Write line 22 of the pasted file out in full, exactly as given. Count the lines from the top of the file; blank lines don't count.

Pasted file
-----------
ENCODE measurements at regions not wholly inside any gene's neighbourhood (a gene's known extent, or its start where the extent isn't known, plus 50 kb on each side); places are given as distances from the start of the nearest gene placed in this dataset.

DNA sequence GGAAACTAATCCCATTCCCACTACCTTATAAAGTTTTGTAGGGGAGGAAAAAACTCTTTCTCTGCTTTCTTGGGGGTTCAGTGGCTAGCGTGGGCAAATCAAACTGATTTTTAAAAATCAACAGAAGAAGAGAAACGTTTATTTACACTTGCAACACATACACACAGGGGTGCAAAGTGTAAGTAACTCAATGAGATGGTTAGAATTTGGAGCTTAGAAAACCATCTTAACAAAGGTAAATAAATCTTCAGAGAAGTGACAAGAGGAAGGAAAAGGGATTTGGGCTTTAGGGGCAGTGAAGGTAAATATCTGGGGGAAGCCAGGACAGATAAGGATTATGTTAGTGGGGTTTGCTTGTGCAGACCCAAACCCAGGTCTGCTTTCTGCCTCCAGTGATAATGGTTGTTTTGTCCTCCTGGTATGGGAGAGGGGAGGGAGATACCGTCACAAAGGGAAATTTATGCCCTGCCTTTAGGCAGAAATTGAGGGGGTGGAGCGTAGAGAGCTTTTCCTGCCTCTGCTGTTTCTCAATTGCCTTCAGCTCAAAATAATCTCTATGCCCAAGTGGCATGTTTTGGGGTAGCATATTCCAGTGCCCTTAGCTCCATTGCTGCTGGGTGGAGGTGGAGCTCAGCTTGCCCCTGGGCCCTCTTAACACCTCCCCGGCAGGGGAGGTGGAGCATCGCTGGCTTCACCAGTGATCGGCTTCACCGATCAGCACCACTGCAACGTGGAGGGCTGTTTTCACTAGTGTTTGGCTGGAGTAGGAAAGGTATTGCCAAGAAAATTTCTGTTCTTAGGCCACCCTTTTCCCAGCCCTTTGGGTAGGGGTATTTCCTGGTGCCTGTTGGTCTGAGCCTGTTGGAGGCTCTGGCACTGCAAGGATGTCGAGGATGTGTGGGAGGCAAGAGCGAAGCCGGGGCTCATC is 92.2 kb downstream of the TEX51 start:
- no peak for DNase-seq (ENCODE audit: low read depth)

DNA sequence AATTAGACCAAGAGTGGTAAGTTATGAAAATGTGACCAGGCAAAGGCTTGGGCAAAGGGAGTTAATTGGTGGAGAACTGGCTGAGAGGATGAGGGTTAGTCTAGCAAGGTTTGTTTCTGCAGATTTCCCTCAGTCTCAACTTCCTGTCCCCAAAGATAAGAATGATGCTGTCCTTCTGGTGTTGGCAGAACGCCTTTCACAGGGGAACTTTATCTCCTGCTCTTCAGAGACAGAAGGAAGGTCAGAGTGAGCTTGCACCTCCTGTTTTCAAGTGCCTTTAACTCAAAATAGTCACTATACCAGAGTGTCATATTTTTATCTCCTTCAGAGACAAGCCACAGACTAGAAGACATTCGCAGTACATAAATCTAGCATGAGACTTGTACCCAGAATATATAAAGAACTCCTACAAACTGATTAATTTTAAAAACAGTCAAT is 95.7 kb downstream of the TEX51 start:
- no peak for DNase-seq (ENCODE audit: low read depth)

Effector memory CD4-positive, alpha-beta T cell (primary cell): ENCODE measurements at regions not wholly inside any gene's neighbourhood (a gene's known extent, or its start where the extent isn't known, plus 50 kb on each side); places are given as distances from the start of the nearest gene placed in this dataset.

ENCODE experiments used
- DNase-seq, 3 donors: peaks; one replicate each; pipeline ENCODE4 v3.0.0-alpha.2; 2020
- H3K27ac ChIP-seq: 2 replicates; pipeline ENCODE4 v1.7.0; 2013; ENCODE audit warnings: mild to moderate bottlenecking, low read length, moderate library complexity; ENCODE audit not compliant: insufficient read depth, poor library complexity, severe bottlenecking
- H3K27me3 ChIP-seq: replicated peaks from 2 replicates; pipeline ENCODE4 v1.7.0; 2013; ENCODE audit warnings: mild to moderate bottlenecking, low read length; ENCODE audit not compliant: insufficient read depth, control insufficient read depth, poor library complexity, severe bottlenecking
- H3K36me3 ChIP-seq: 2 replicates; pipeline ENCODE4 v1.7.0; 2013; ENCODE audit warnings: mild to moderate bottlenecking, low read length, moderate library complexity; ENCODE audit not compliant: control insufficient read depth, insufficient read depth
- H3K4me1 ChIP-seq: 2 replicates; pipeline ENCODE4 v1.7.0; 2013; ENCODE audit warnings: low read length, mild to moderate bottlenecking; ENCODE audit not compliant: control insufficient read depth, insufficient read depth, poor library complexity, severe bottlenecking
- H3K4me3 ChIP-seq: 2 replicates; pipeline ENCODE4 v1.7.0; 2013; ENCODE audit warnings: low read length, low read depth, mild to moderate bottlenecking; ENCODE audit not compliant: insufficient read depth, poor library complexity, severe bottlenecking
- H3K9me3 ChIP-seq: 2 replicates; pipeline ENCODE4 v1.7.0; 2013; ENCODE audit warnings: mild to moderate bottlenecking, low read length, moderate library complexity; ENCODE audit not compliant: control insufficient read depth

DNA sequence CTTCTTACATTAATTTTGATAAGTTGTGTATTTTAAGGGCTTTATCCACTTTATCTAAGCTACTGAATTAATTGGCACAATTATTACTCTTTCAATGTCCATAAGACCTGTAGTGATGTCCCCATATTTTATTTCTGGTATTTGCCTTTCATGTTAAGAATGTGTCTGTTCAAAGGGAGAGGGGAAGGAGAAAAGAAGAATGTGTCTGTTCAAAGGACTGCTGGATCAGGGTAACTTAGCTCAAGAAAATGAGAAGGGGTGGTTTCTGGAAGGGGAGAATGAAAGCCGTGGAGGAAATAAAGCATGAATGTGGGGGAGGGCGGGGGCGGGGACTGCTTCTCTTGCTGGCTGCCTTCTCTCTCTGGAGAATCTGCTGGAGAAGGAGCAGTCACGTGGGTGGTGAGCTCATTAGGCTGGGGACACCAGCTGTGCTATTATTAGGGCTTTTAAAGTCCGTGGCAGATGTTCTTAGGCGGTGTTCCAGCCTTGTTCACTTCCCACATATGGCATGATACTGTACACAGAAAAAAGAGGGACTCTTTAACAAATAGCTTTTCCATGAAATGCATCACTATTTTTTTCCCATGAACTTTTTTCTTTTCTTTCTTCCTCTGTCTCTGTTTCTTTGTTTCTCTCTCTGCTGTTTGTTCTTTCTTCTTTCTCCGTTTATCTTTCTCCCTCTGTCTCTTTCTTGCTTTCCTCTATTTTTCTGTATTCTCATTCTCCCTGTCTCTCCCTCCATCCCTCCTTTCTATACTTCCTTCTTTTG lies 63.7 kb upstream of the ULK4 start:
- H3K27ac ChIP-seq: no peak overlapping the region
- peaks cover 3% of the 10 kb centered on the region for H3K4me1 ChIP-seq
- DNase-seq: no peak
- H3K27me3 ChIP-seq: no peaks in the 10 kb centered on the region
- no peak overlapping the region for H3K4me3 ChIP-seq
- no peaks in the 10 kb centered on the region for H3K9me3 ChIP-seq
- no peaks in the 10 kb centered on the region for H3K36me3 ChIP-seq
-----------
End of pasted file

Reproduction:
- no peaks in the 10 kb centered on the region for H3K36me3 ChIP-seq